Hospitals are exaggerating how short-staffed they are to try to get junior doctors to break their strike and return to work, according to the British Medical Association.
The doctors’ union has accused NHS trusts of trying to “manipulate” the agreed process for how hospitals can ask striking medics to work in order to protect patients’ safety.
The union believes the NHS is using spurious requests by trusts for a “derogation”, or exemption, for certain services at the government’s behest in order to weaken the impact of the stoppage.
Thousands of junior doctors in England have been on strike since Wednesday in a six-day action – the longest in the NHS’s 75-year history – that ends at 7am on Tuesday.
The BMA has given the Guardian details of the “inappropriate, disingenuous [and] incomplete” evidence three trusts provided last week when asking the union to let doctors go back to work. Each involved what the BMA says was “incomplete and inaccurate information” about staffing levels.
One trust told the BMA it needed 31 doctors to cover the weekend of 6-7 January to ensure its medical unit was safely staffed, and that this was the number usually on duty at weekends and bank holidays. However, that was “misleading” as rotas for previous weekends and bank holidays showed the number then was only 17, 18 or 19, the union said.
A second trust asked for between five and 10 junior doctors to work on each strike day to help ensure medical patients were discharged. But it also planned to keep providing all its usual services, including elective – non-urgent – surgery, even though the BMA and NHS England’s joint agreement on strike derogations makes clear that hospitals must have cancelled all planned activity before the union will countenance granting an exemption.
A third trust asked for up to 25 doctors to be on duty in its A&E unit every day for at least three of the strike days, even though that would have maintained normal staffing levels. It was also not offering medics “escalated rates” for covering for striking junior doctors, the BMA added.
The union rejected all three requests because the trusts were not abiding by the agreed protocol and not being open about staffing, it said. The Guardian has agreed not to name the three trusts.
Prof Philip Banfield, the union’s leader, said hospitals should only ever seek a derogation as “a last resort” after they have taken all other steps to ensure that urgent and emergency services, such as A&E and time-sensitive surgery, can be maintained during a strike.
“It is remarkable that some trusts are trying to manipulate this process by providing incomplete and inaccurate information on staffing levels, and it is damaging for legitimate requests.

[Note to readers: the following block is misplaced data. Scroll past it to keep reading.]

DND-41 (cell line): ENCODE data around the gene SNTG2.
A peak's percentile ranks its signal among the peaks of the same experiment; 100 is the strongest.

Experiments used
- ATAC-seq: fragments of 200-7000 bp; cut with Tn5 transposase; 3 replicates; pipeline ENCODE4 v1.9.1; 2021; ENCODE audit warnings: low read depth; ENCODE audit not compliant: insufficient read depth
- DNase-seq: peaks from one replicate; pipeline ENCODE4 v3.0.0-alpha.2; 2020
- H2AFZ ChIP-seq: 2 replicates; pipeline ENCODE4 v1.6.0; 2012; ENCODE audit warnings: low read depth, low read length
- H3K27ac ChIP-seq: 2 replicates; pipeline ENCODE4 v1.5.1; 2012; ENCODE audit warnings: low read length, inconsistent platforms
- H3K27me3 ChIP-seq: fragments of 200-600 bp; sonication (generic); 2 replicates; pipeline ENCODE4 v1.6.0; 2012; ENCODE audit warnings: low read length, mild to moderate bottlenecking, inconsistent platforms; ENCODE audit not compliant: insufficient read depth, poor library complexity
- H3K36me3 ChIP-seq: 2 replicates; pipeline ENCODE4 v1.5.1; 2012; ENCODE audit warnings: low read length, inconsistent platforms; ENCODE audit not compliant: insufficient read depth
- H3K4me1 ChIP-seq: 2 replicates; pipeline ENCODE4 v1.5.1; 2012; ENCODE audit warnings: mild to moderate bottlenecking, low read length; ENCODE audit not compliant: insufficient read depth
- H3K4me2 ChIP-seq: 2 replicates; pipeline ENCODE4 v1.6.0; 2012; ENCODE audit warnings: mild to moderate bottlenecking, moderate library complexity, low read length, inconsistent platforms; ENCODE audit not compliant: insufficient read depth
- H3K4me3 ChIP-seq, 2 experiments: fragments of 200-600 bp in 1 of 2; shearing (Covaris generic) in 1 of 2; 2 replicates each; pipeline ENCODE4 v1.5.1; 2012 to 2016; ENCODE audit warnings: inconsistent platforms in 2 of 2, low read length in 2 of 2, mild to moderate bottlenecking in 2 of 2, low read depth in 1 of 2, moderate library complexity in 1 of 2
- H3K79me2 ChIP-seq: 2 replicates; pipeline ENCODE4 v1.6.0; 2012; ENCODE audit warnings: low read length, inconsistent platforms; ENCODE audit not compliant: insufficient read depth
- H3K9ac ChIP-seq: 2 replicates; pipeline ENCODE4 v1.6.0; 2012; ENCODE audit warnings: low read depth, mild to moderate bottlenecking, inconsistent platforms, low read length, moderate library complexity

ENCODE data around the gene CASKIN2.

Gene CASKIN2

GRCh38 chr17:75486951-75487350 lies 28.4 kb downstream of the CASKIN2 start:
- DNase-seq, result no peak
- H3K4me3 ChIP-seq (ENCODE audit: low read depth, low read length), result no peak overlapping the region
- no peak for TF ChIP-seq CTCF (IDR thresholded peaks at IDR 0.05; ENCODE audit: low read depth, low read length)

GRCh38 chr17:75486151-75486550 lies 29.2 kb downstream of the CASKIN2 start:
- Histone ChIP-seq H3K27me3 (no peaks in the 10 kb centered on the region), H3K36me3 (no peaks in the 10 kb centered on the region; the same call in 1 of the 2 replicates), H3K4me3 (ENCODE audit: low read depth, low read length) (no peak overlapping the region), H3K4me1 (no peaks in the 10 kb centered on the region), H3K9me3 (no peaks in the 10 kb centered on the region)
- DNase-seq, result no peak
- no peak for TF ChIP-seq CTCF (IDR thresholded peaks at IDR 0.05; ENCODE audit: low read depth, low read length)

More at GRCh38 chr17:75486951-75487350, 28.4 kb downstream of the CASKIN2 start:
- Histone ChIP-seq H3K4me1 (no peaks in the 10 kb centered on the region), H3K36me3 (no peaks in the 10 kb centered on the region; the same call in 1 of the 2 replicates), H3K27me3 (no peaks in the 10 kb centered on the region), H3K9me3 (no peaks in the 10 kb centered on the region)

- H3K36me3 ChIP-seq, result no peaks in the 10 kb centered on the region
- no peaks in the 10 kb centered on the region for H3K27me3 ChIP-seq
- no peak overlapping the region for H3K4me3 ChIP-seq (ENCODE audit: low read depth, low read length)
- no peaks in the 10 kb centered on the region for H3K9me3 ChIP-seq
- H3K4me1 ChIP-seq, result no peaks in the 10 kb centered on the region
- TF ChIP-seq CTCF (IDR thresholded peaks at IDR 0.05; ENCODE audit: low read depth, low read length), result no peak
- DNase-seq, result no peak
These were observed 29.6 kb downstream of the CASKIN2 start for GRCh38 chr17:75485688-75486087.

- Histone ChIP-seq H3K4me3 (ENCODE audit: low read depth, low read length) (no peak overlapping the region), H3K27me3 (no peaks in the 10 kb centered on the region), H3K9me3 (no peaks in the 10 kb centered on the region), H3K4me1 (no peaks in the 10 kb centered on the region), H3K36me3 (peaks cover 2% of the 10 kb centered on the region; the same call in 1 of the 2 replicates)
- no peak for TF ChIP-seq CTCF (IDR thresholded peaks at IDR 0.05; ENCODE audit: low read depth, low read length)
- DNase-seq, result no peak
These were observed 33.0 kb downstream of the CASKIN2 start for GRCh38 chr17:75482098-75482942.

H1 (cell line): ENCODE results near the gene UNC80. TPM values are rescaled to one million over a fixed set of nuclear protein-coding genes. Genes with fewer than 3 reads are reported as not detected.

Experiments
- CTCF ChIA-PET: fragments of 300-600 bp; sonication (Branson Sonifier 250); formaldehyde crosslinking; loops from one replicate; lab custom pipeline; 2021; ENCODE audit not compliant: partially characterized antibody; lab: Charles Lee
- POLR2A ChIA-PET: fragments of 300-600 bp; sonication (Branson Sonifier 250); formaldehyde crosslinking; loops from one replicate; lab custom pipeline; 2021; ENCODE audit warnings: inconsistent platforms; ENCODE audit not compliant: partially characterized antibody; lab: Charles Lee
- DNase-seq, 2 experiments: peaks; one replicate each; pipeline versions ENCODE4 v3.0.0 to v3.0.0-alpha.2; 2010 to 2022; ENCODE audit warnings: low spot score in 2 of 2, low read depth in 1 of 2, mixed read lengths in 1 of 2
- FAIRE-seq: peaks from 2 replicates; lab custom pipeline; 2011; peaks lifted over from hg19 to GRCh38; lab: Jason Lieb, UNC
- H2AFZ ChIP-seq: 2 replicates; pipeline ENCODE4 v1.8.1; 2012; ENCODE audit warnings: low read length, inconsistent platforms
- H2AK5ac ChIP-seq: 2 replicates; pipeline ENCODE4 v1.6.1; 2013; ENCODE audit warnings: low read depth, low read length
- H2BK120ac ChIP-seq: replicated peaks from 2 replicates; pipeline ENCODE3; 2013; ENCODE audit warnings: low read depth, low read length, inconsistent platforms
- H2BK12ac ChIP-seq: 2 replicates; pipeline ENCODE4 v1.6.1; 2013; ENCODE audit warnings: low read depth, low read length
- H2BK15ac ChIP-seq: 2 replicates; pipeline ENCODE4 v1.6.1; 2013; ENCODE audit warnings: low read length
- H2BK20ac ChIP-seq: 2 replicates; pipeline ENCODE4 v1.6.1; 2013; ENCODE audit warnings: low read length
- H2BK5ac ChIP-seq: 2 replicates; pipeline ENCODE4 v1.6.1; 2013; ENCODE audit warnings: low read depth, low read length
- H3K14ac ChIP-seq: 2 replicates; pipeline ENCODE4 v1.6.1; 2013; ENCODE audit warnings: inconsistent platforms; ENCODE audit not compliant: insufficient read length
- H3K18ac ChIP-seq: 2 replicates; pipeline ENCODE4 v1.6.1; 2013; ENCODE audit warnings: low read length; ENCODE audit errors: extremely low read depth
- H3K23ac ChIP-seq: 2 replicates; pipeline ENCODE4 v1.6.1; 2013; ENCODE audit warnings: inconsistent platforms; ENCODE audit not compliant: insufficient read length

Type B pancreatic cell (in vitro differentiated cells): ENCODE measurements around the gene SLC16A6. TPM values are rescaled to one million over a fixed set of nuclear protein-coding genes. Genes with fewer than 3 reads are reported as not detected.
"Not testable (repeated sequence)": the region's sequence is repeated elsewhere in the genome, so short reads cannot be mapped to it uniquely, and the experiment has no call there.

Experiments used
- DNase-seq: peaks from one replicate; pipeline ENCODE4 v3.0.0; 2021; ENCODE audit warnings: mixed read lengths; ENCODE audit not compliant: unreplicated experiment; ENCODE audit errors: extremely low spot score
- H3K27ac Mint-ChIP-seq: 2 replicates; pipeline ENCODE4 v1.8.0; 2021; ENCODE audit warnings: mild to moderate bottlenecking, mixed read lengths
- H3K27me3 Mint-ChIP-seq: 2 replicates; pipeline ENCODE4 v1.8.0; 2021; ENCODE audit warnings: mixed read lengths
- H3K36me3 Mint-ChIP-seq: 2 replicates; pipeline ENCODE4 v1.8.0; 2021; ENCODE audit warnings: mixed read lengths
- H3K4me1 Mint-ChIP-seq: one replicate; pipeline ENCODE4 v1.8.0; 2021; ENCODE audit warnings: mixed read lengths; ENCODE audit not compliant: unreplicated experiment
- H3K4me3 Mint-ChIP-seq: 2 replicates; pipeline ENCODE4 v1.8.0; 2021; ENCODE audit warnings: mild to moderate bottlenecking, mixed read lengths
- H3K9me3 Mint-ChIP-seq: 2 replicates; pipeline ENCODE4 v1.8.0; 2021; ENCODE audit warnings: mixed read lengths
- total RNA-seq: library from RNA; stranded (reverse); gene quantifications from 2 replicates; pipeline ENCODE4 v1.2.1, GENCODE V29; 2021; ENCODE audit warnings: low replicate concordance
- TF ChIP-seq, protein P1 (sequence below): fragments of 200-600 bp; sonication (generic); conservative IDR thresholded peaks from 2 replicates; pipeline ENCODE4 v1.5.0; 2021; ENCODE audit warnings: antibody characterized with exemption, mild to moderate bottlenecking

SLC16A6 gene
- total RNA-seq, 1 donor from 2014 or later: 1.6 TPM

“The refusal by some trusts to demonstrate that they have exhausted all options to source alternative staffing or demonstrating rearrangement of elective appointments is not only undermining the process, but also the right of our members to take part in this legitimate and lawful industrial action,” Banfield added.
NHS England rejected the BMA’s claims and said trusts only submitted genuine requests for junior doctors to keep working on strike days.
“The NHS has a robust process in place for seeking derogations from the BMA to prioritise the safety of our patients and this has involved providing strong evidence where the most challenged systems need support,” a spokesperson said.
“Given this period of industrial action coincides with the most difficult time of year for the NHS, it is to be expected that more senior medical leaders will ask their colleagues for allowances to be made to ensure safe levels of cover.”
Rishi Sunak has again blamed strikes by junior doctors for the fact that the waiting list for hospital care in England stands at a record 7.7m procedures needed by about 6.5 million patients.
The number of procedures patients are waiting for did show a recent fall, the prime minister said, during a period of no strikes.
“If you see what happened towards the end of last year we had a period without any strikes in the NHS [between 4 October and 20 December] and what did we see? We saw the waiting list fall tens of thousands – 65,000,” he said.
He added: “Why, when [junior doctors] have the most generous pay settlement in the NHS, why when every other part of the NHS workforce – nurses, midwives paramedics, consultant doctors – have reached an agreement with the government, why haven’t they? … We can get the waiting lists down when we don’t have strikes.”
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